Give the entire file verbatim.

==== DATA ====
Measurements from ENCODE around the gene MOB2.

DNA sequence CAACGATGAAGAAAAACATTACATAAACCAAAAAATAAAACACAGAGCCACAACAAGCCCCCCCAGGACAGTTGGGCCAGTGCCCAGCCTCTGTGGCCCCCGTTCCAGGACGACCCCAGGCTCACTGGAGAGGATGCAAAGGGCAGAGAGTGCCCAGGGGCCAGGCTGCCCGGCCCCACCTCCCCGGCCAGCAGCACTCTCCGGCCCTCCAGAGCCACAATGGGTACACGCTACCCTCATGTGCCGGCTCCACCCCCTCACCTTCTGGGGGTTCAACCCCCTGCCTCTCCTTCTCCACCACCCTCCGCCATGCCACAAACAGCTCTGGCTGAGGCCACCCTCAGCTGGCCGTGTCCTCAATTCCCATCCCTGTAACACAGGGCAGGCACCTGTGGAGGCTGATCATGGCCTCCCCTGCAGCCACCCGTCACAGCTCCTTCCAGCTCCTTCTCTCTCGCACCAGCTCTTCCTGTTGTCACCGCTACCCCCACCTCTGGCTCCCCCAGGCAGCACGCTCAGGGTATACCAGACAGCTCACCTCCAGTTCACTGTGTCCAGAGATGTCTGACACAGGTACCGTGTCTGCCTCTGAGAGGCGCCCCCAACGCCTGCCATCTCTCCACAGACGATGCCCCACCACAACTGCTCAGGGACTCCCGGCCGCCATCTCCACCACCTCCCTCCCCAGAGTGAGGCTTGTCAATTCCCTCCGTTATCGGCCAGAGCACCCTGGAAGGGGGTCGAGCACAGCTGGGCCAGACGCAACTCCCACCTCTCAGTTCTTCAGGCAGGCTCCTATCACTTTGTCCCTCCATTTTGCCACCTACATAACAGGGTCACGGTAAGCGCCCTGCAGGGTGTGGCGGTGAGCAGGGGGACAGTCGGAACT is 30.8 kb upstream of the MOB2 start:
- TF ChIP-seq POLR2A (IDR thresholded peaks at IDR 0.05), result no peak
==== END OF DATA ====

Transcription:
Measurements from ENCODE around the gene MOB2.

DNA sequence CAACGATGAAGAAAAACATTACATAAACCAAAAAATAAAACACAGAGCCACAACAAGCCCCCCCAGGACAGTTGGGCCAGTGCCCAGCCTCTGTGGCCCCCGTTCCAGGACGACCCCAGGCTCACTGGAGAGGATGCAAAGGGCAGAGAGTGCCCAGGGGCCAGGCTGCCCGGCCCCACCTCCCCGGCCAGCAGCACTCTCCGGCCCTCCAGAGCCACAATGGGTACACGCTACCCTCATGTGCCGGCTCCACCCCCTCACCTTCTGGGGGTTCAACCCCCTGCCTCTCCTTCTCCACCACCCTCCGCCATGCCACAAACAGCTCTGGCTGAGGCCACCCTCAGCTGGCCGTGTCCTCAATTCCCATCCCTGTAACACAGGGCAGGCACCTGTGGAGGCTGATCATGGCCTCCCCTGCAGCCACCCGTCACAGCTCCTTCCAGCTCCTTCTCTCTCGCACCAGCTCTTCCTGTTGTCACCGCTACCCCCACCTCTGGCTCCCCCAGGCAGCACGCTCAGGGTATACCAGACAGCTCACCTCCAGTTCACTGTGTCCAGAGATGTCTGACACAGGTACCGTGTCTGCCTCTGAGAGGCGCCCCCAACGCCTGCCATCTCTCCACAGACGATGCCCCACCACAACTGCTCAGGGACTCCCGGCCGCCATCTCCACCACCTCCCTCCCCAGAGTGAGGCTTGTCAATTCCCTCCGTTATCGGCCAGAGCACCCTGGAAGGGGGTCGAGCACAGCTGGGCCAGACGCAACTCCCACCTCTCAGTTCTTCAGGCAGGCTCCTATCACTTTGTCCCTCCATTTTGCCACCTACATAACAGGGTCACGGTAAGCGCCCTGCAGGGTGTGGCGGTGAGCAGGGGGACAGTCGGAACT is 30.8 kb upstream of the MOB2 start:
- TF ChIP-seq POLR2A (IDR thresholded peaks at IDR 0.05), result no peak